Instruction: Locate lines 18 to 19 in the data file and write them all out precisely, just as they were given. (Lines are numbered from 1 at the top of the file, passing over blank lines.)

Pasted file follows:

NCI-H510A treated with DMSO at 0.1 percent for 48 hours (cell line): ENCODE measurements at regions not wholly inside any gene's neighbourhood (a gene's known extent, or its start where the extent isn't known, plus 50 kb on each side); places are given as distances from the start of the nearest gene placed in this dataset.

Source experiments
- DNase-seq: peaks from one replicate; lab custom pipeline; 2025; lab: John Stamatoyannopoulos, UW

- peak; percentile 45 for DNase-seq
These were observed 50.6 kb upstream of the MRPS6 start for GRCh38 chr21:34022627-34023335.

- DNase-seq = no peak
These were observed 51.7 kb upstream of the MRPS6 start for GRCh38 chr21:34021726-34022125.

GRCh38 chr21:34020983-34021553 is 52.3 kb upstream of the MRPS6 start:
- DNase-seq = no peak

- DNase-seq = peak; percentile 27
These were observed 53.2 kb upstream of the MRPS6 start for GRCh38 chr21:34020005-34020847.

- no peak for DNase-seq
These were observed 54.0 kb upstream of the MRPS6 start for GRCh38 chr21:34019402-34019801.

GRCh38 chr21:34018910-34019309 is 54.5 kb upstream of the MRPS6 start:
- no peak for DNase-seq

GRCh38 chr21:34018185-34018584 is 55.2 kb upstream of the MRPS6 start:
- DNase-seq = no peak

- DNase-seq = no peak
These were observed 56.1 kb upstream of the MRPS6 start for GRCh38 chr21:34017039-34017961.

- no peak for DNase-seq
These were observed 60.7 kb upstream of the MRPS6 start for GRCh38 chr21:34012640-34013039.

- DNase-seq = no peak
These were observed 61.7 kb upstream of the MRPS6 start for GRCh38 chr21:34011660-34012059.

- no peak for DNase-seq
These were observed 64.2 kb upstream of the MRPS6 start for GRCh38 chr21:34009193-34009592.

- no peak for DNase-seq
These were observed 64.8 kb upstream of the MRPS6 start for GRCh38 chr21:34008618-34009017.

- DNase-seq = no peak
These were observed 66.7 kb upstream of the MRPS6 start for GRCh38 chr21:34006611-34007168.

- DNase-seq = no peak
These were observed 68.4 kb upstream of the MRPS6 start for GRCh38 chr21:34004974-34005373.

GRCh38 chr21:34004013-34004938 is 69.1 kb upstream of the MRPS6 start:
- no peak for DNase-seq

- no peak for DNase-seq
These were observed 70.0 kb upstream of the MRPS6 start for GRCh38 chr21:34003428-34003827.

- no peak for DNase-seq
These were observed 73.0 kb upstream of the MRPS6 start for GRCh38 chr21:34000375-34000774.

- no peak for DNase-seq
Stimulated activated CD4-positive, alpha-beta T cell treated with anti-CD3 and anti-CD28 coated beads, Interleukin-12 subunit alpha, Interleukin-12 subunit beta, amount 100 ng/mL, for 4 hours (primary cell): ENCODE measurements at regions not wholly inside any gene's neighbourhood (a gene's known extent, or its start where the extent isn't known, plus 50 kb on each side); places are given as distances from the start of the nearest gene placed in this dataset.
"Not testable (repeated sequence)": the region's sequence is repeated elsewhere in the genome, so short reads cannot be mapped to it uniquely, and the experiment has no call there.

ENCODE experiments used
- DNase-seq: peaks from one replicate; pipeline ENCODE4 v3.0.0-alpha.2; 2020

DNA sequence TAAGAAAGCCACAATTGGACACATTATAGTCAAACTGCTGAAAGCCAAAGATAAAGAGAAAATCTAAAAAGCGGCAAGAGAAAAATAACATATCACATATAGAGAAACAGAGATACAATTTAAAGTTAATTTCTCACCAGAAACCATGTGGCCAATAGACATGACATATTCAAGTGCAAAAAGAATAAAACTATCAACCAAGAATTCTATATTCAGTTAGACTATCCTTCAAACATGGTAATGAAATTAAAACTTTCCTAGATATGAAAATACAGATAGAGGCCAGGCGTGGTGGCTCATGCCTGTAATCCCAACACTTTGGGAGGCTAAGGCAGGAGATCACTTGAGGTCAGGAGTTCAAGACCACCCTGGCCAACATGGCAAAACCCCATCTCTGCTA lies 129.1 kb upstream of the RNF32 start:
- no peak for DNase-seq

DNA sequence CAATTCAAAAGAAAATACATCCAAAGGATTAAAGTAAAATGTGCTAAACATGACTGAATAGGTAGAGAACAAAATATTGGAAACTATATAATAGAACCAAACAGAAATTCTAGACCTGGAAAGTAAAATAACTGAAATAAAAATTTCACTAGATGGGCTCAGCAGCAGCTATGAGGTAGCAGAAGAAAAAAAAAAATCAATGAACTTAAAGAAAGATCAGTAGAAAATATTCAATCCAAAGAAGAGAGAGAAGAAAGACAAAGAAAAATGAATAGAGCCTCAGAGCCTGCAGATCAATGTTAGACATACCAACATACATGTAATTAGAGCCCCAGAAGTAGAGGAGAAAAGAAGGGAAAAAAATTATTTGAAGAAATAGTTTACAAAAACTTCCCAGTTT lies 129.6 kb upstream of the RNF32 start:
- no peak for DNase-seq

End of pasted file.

- DNase-seq = no peak
These were observed 56.1 kb upstream of the MRPS6 start for GRCh38 chr21:34017039-34017961.